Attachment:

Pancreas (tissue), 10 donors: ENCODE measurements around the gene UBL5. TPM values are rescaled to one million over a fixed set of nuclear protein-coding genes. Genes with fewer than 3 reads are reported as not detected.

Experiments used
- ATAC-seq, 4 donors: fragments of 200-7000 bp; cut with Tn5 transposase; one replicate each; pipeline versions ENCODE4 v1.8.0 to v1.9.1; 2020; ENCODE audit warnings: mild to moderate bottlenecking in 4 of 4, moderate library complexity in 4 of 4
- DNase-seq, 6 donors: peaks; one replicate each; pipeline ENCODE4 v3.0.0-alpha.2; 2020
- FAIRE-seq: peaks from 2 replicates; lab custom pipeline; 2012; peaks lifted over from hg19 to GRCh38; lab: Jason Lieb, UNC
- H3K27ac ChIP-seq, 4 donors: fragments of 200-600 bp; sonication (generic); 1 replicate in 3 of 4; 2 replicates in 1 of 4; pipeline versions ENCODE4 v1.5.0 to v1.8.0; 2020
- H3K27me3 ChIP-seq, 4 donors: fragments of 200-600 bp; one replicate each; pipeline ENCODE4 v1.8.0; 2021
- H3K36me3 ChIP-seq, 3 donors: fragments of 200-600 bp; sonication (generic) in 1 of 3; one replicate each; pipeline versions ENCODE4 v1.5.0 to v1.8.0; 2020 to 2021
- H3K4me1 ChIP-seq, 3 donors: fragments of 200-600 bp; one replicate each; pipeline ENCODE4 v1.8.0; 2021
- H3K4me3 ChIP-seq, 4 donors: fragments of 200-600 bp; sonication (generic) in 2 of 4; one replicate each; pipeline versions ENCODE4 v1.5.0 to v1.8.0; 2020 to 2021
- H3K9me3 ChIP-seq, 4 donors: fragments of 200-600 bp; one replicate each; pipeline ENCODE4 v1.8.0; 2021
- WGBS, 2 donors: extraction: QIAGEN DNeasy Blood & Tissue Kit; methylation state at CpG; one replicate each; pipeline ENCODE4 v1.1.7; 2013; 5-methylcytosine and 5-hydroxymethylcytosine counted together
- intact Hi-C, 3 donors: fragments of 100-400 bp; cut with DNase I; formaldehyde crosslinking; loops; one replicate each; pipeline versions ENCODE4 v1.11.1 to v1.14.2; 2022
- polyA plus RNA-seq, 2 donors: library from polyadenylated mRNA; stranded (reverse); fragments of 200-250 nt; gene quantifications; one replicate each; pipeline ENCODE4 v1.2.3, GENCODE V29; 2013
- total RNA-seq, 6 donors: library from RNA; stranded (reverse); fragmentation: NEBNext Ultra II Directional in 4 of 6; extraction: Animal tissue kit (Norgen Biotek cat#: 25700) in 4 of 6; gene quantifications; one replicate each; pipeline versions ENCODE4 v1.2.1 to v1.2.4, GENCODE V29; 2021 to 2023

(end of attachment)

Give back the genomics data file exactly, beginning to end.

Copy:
Pancreas (tissue), 10 donors: ENCODE measurements around the gene UBL5. TPM values are rescaled to one million over a fixed set of nuclear protein-coding genes. Genes with fewer than 3 reads are reported as not detected.

Experiments used
- ATAC-seq, 4 donors: fragments of 200-7000 bp; cut with Tn5 transposase; one replicate each; pipeline versions ENCODE4 v1.8.0 to v1.9.1; 2020; ENCODE audit warnings: mild to moderate bottlenecking in 4 of 4, moderate library complexity in 4 of 4
- DNase-seq, 6 donors: peaks; one replicate each; pipeline ENCODE4 v3.0.0-alpha.2; 2020
- FAIRE-seq: peaks from 2 replicates; lab custom pipeline; 2012; peaks lifted over from hg19 to GRCh38; lab: Jason Lieb, UNC
- H3K27ac ChIP-seq, 4 donors: fragments of 200-600 bp; sonication (generic); 1 replicate in 3 of 4; 2 replicates in 1 of 4; pipeline versions ENCODE4 v1.5.0 to v1.8.0; 2020
- H3K27me3 ChIP-seq, 4 donors: fragments of 200-600 bp; one replicate each; pipeline ENCODE4 v1.8.0; 2021
- H3K36me3 ChIP-seq, 3 donors: fragments of 200-600 bp; sonication (generic) in 1 of 3; one replicate each; pipeline versions ENCODE4 v1.5.0 to v1.8.0; 2020 to 2021
- H3K4me1 ChIP-seq, 3 donors: fragments of 200-600 bp; one replicate each; pipeline ENCODE4 v1.8.0; 2021
- H3K4me3 ChIP-seq, 4 donors: fragments of 200-600 bp; sonication (generic) in 2 of 4; one replicate each; pipeline versions ENCODE4 v1.5.0 to v1.8.0; 2020 to 2021
- H3K9me3 ChIP-seq, 4 donors: fragments of 200-600 bp; one replicate each; pipeline ENCODE4 v1.8.0; 2021
- WGBS, 2 donors: extraction: QIAGEN DNeasy Blood & Tissue Kit; methylation state at CpG; one replicate each; pipeline ENCODE4 v1.1.7; 2013; 5-methylcytosine and 5-hydroxymethylcytosine counted together
- intact Hi-C, 3 donors: fragments of 100-400 bp; cut with DNase I; formaldehyde crosslinking; loops; one replicate each; pipeline versions ENCODE4 v1.11.1 to v1.14.2; 2022
- polyA plus RNA-seq, 2 donors: library from polyadenylated mRNA; stranded (reverse); fragments of 200-250 nt; gene quantifications; one replicate each; pipeline ENCODE4 v1.2.3, GENCODE V29; 2013
- total RNA-seq, 6 donors: library from RNA; stranded (reverse); fragmentation: NEBNext Ultra II Directional in 4 of 6; extraction: Animal tissue kit (Norgen Biotek cat#: 25700) in 4 of 6; gene quantifications; one replicate each; pipeline versions ENCODE4 v1.2.1 to v1.2.4, GENCODE V29; 2021 to 2023